|Project by HillbillyShooter||posted 589 days ago||3004 views||3 times favorited||11 comments|
With temperatures steaming in the low 100s, I’ve hibernated to my shop lately since it’s too hot to shoot at the gun club, and the trout aren’t really biting in this weather.
However, it is summer. My biological clock says its time to shoot, so my mind turns to those things related to shooting and, in this case, reloading. It’s easy to fire through several thousand rounds a season.
For the last five or six years I’ve been using a cardboard box to catch the completed rounds as they come off the press. Every time I reload I think how nice it would be to have a wooden tray/tote to catch my rounds, particularly one that would hold more than 65-75 rounds. I’ve mentally designed the idea tote, but just never got around to making it—leaving it on my “bucket list” for those “someday projects.”
As each shell is reloaded, it drops into the box. My “shell catcher tote” needed to have ramps which would direct the shell away from that point where it drops into the tote, since they build up in that immediate area and bounce out all over the place. The tote had to be large enough to hold approximately 250 rounds (a case). It also had to lock over the bench dog that holds the press on the bench; and, it had to fit around the walnut riser assembly used to raise the press so I could install counters (two counters: one cumulative and a second for current load count).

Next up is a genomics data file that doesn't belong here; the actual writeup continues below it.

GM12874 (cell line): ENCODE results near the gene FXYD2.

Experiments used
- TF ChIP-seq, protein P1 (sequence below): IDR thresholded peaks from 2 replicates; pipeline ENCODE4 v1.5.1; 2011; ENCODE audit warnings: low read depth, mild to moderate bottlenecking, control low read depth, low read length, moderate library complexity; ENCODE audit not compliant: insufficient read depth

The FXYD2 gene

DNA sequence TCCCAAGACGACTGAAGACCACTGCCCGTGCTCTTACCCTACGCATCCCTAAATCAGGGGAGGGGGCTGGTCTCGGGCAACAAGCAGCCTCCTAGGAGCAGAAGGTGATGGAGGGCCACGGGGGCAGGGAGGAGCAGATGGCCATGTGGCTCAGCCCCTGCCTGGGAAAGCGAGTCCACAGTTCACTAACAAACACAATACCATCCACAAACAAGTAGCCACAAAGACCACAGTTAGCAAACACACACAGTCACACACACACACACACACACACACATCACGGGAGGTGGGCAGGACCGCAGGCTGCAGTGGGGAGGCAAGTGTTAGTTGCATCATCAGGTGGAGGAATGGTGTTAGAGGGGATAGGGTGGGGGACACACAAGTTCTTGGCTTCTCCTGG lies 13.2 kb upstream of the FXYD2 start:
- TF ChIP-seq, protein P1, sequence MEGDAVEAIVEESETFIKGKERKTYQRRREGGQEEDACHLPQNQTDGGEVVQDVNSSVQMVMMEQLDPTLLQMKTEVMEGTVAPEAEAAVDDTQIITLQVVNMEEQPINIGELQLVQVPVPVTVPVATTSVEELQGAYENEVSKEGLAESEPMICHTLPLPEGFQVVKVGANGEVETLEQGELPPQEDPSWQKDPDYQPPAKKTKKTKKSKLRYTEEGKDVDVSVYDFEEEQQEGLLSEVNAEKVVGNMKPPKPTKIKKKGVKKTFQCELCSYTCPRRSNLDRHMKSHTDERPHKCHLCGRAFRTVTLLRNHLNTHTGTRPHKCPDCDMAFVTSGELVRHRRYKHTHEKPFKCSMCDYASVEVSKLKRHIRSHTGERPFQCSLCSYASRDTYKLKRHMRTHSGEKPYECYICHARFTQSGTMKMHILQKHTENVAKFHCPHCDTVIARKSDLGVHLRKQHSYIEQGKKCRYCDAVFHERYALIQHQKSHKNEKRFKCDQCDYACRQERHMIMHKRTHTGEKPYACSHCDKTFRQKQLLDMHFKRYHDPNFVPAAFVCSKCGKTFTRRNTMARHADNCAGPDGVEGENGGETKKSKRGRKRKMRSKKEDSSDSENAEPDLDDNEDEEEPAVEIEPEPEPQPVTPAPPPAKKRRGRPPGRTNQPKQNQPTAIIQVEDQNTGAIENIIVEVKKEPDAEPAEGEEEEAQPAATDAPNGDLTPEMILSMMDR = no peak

You can see in the first three photos that the tote locks over the bench dog and wraps around the riser. Will it hold 250 rounds? I am too busy building it to stop and reload that many, but I’m sure it’s going to hold more that 65 rounds. Photo 4 shows the three 45-degree ramps I incorporated in the design to direct the shells throughout the entire tote and avoid the build up problems. And, photo 5 shows the new tote beside the cardboard catcher I had been using.
Thanks for looking and comments are always welcome.
P.S. The other two wood working projects are: (1) the wood bench hook that I mount the press to the bench with, which is the solid brown, bottom piece; and (2) the walnut riser which is actually Baltic birch with walnut veneer, containing many angles and various mounts for the two counters. The bench hook was built back in 2005 when I started reloading. The walnut riser was constructed during the winter of 2006/2007.
-- John C. -- "Firearms are second only to the Constitution in importance; they are the peoples' liberty's teeth." George Washington